Thursday, August 28, 2014

More Necking with Bruce! A perfect fit!

Just take a good look at how the buildmyguitar project looked at the end of the day Thursday.

I think this guitar is lovely. I can't wait to play it. That should be maybe late next week, or certainly the week after that.  It took a good deal of time Thursday to get the neck set into the guitar properly, and I now know why Bruce's long experience at fixing and building guitars adds so much value to the instrument.
My guitar with the neck set

This is about the most important part of the project as far as the playing condition of the guitar is concerned. The neck does a lot of work and it has to be set just right to make certain everything lines up properly. There is only one way to do that, get out your chisels, put on your glasses and put the neck on and take it off about a half a million times or so. (Actually, about a dozen times. But it took a long time to do that.)

It's not actually a geometric formula that defines all of this, but you do have to think of the neck at work on a couple of different planes. Let me explain. First, it has to sit under the string just right so they can be toned properly. Just a hair off and that E won't sound so good when you move up the neck to G and A and beyond. And that's just one string. All six have to be sitting the right way.

How hard could that be?

Take a look at the working end of the neck.

Checking the angle on the face of the neck
What you are seeing is the end of the neck, the tenon joint, the bolts that will hold it firmly in place and the small aluminum legs Bruce installed to make certain the fingerboard (that's the dark brown piece that faces up) fits tightly against the top of the instrument. A lot of guitar builders and companies glue all of this into place. But a couple of decades of guitar repair led Bruce to this system, which, once it is in place, can come off easily and cleanly without damaging the surface of the guitar.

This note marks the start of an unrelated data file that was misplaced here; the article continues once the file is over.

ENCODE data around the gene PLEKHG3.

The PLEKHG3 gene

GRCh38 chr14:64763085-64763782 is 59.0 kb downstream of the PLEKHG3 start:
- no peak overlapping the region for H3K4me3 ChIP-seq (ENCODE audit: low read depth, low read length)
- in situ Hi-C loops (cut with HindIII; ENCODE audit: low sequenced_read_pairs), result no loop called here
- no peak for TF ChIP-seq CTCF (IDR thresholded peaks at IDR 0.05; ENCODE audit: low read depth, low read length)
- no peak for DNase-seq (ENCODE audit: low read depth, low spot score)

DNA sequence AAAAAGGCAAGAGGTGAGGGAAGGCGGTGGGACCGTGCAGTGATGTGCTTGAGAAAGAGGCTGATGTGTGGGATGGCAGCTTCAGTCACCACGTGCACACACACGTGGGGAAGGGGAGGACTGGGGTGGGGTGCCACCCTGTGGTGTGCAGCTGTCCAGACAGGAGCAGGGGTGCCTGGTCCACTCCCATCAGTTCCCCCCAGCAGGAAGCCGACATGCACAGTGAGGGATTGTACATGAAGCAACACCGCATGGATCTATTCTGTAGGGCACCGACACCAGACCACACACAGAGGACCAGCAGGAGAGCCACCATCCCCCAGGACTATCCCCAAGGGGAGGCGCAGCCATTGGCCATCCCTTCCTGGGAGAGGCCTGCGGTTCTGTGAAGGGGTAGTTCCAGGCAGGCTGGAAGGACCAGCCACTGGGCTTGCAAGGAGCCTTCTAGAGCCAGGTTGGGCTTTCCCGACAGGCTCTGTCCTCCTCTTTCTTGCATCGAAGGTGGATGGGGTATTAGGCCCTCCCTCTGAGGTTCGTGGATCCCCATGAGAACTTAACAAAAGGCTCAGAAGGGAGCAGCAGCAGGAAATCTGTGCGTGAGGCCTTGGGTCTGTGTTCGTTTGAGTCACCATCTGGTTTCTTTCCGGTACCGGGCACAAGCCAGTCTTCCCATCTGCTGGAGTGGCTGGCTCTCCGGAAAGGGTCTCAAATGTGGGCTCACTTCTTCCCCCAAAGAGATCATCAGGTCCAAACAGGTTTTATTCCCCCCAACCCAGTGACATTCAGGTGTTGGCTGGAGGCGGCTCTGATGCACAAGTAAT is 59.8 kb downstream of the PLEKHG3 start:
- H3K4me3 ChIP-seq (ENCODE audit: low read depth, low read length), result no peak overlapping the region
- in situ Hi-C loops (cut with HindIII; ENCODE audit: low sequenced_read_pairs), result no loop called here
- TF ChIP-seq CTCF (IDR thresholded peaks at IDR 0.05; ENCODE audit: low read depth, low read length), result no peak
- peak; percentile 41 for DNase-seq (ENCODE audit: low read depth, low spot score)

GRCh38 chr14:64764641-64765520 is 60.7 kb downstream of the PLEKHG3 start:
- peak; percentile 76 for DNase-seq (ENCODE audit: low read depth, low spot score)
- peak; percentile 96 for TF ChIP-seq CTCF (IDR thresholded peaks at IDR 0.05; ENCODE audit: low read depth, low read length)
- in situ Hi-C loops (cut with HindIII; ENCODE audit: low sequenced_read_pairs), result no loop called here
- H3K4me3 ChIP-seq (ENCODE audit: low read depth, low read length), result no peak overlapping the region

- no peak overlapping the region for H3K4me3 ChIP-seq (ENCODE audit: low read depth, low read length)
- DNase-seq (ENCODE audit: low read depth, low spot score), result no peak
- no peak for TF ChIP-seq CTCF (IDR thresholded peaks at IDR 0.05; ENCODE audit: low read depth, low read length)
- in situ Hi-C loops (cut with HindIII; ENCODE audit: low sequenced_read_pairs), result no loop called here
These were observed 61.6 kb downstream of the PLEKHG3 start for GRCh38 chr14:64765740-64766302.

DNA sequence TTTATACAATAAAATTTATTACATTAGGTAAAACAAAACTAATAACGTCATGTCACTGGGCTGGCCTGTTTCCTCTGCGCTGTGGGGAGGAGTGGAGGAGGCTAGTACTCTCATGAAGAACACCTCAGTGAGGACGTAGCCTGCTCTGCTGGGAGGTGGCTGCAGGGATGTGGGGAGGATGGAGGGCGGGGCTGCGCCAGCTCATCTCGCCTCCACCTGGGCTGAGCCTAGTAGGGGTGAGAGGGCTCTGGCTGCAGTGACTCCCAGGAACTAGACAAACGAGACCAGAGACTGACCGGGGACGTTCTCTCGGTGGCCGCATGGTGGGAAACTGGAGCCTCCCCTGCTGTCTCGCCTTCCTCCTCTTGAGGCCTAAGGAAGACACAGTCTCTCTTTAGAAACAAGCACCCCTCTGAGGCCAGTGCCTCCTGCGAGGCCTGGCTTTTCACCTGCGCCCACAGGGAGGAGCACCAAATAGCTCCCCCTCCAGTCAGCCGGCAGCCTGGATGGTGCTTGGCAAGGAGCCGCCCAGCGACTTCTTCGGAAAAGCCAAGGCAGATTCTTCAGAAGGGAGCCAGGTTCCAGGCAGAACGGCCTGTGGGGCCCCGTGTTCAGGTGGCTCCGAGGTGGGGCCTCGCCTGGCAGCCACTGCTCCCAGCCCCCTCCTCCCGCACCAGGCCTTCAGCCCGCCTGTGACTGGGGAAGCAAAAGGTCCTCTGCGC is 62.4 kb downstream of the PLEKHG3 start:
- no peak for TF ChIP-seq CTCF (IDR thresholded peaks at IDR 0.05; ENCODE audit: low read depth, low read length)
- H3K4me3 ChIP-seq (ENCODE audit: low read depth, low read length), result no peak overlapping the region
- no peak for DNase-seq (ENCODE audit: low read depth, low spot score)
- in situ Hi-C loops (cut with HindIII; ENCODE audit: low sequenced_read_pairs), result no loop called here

The challenge now is to fit it properly to the guitar. It doesn't just stick in there. It has to sit at the proper angles vertically and horizontally so the neck is in the right alignment with the bridge, where the strings hook to the top of the guitar. The only way to do that is to put it in place, see what happens, measure all of those different planes and then take a chisel to whatever part needs to be cut down to improve the fit. Bruce will actually back cut around the tenon, from the sides inward, to make that part of the neck a little concave.

Trimming away another slice to improve the fit
It's a pretty physical job and it takes a good deal of wood away from the edges that fit against the guitar. You want the outside of the neck edge to fit tightly against the body, even as the inside of that edge is concave from the carving so it will fit right. It seems to me that it would take roughly a dozen guitars built and working well just to get into the swing of it. Bruce has built lots more than that. So he keeps slicing away and putting the neck back in place to see how it fits. This is the perfect time to have a good talk about old girlfriends, embarrassing moments and a couple of other things that should be in a completely separate blog about the wonders of aging! But it does kill a little of the time. If you are not actually doing the work, this is kind of boring. If you are doing the work, I suspect, its a little scary because it has to be right. A beautiful guitar with a bad neck set will be good for hanging on the wall and not much more.